Amazing how a simple beer will grease a palm and open many doors or in this case getting the red carpet treatment 

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38 minutes ago, Joe Keegan said:

 

Amazing how a simple beer will grease a palm and open many doors or in this case getting the red carpet treatment 

I hope it was Guinness. One must maintain standards, even in the face of adversity.....!

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9 hours ago, jhb171achill said:

I hope it was Guinness. One must maintain standards, even in the face of adversity.....!

Seems to have been Light Ale a popular summer drink in Great Britain, the Isle of Man and Australasia.  Both Ivo Peters and Norman Lockhart (the other photographer) were English and had decided to drown their sorrows following the general managers refusal.

Having many English and Welsh friends (drinking buddies) I know from experience that they are as  serious about their ales and bitter as the Irish are about Guinnes, Murphy's or Beamish.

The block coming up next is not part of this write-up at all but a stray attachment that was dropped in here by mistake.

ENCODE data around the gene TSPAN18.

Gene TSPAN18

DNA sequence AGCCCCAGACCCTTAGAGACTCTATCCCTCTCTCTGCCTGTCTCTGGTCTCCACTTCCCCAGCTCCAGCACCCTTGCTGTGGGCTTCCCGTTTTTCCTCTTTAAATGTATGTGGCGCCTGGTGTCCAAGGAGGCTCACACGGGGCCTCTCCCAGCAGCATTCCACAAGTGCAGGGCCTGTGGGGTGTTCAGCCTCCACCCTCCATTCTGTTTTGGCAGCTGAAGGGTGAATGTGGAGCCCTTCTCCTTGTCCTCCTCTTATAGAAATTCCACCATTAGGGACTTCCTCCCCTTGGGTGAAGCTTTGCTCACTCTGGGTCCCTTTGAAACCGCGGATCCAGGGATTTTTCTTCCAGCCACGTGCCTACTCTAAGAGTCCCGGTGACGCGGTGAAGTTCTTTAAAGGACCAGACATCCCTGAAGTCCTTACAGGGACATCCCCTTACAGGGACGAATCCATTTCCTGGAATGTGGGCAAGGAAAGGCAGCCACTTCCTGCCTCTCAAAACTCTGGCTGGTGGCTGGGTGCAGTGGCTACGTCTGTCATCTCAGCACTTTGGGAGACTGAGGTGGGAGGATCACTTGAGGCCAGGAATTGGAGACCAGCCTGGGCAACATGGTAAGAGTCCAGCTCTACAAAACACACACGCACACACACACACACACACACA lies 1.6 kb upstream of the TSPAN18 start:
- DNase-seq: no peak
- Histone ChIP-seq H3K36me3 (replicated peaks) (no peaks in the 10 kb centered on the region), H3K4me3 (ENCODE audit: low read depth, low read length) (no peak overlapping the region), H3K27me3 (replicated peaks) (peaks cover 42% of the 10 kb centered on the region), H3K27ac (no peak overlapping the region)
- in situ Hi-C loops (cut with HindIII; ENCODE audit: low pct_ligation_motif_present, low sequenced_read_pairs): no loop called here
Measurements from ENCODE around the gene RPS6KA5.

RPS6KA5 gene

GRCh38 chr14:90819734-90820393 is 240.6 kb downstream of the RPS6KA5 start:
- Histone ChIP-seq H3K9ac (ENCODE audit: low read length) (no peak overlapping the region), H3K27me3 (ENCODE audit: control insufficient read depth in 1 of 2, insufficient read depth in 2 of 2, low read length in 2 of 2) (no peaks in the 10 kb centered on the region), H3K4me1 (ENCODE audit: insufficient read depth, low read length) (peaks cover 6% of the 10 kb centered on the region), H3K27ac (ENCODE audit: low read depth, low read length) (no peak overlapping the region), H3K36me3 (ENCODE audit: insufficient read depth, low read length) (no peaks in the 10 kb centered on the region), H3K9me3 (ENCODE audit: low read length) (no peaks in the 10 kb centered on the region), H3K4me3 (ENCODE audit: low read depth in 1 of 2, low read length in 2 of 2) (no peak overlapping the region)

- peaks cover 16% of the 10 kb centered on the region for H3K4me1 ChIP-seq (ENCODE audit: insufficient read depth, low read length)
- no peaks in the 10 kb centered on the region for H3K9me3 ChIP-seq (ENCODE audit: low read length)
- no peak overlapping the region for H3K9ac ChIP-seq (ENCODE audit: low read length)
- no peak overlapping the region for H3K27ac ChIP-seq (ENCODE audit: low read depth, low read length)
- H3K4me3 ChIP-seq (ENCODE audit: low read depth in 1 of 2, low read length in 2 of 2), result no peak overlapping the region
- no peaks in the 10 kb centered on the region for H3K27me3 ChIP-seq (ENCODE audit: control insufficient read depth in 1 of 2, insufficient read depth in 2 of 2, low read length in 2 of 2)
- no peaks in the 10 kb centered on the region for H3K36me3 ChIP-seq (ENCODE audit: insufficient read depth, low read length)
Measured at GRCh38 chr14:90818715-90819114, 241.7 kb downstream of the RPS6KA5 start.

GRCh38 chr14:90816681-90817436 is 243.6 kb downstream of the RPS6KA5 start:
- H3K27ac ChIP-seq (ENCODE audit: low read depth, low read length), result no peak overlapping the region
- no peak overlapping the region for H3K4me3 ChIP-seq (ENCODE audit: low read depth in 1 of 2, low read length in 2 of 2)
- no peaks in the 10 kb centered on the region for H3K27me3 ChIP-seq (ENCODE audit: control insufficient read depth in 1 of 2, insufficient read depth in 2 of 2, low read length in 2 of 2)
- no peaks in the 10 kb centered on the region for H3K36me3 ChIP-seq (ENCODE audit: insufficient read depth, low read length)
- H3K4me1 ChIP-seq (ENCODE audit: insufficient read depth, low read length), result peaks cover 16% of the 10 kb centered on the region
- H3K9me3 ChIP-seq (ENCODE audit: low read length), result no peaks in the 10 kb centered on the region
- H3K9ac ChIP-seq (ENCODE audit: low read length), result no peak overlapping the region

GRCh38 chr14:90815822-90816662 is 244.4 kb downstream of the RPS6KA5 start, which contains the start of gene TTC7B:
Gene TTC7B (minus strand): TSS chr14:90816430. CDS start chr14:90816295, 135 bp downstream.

I once spent a very enjoyable fortnight in California with a group of British enthusiasts watching trains and taking photographs the only downside was that the popular American beer brands played havoc with our digestion until we found craft beer in an Italian restaurant with an Irish name in a sawmill town called Quincy. Only problem was that we cleared their stock of decent beer in one evening.

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5 hours ago, Mayner said:

 

Seems to have been Light Ale a popular summer drink in Great Britain, the Isle of Man and Australasia.  Both Ivo Peters and Norman Lockhart (the other photographer) were English and had decided to drown their sorrows following the general managers refusal.

Having many English and Welsh friends (drinking buddies) I know from experience that they are as  serious about their ales and bitter as the Irish are about Guinnes, Murphy's or Beamish.

I once spent a very enjoyable fortnight in California with a group of British enthusiasts watching trains and taking photographs the only downside was that the popular American beer brands played havoc with our digestion until we found craft beers in an Italian restaurant with an Irish name in a sawmill town called Quincy. Only problem was that we cleared their stock of decent beer in one evening.